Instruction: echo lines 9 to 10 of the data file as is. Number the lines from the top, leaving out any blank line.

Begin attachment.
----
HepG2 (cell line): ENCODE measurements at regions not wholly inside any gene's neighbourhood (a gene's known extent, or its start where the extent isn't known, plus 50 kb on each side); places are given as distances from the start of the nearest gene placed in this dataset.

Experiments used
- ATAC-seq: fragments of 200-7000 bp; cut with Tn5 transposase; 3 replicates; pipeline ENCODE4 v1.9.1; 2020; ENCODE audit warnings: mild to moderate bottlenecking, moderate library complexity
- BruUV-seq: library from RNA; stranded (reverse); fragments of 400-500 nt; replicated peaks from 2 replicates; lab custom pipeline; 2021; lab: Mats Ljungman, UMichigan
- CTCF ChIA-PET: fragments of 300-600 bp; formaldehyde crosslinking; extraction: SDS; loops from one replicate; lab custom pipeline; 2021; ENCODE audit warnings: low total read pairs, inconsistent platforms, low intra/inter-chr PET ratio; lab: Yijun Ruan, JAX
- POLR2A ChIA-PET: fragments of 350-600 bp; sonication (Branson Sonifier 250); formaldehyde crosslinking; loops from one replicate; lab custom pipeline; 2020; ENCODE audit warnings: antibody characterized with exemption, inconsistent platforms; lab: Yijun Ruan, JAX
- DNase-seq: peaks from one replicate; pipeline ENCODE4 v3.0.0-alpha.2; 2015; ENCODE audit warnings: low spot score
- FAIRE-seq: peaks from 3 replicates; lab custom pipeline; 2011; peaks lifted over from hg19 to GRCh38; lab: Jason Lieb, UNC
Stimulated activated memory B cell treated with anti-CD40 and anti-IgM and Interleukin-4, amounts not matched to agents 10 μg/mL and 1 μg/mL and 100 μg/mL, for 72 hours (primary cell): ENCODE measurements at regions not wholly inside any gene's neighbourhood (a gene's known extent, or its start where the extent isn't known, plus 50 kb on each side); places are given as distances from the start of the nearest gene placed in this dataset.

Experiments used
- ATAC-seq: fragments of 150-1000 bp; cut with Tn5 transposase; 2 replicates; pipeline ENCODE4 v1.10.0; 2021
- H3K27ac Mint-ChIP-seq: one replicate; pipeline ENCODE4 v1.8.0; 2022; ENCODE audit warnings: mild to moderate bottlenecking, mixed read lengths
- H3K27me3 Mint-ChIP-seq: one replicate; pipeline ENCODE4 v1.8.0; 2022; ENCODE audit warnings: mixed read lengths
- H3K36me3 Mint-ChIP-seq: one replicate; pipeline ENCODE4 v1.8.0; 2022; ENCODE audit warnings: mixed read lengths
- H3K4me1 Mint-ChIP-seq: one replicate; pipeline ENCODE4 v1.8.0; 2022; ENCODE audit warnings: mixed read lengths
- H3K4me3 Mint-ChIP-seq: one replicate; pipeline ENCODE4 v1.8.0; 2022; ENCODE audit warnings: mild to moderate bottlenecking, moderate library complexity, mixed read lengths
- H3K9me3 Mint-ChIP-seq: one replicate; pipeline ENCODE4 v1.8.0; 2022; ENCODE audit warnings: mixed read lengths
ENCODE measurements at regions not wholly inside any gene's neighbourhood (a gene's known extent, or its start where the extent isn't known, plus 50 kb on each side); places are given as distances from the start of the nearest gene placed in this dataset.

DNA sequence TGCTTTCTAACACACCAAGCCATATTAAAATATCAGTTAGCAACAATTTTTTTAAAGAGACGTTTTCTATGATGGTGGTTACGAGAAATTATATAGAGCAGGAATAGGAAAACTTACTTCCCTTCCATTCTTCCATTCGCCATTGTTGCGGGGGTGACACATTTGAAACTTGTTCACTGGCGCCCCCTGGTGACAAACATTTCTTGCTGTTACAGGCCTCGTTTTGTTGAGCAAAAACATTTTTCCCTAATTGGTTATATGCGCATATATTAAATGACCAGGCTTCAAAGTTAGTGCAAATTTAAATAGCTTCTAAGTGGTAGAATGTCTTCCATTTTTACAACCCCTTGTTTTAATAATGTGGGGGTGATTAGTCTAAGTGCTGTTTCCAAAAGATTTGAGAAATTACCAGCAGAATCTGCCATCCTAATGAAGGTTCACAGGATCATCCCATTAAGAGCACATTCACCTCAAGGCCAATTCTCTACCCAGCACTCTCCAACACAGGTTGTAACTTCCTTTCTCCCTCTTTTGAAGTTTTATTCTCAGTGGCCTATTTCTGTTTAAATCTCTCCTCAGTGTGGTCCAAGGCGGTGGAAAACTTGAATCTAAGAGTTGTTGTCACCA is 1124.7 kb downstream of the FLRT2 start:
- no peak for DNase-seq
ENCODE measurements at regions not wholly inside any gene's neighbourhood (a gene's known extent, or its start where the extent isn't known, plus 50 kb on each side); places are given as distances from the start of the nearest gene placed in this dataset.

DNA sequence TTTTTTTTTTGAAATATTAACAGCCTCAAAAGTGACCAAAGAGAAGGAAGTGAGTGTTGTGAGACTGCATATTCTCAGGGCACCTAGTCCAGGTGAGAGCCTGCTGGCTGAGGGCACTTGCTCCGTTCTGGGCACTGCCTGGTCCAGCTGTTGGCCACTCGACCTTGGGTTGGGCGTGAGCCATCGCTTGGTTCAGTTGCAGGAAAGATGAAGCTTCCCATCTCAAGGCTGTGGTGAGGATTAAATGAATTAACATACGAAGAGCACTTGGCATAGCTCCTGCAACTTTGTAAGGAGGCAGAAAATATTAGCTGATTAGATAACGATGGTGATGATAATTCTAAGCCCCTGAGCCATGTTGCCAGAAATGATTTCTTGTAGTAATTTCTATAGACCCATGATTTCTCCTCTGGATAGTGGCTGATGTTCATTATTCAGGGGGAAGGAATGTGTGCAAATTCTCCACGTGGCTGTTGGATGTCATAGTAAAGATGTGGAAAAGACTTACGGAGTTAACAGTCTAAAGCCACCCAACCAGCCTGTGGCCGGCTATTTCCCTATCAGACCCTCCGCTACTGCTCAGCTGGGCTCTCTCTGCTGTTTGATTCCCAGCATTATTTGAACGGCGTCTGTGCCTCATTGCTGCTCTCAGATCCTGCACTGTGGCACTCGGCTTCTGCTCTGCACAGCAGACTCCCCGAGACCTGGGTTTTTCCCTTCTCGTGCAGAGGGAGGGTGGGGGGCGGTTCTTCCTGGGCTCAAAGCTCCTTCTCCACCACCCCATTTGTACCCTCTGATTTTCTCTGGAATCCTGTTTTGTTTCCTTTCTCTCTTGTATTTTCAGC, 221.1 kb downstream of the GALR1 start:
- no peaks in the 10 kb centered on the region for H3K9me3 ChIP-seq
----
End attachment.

Stimulated activated memory B cell treated with anti-CD40 and anti-IgM and Interleukin-4, amounts not matched to agents 10 μg/mL and 1 μg/mL and 100 μg/mL, for 72 hours (primary cell): ENCODE measurements at regions not wholly inside any gene's neighbourhood (a gene's known extent, or its start where the extent isn't known, plus 50 kb on each side); places are given as distances from the start of the nearest gene placed in this dataset.

Experiments used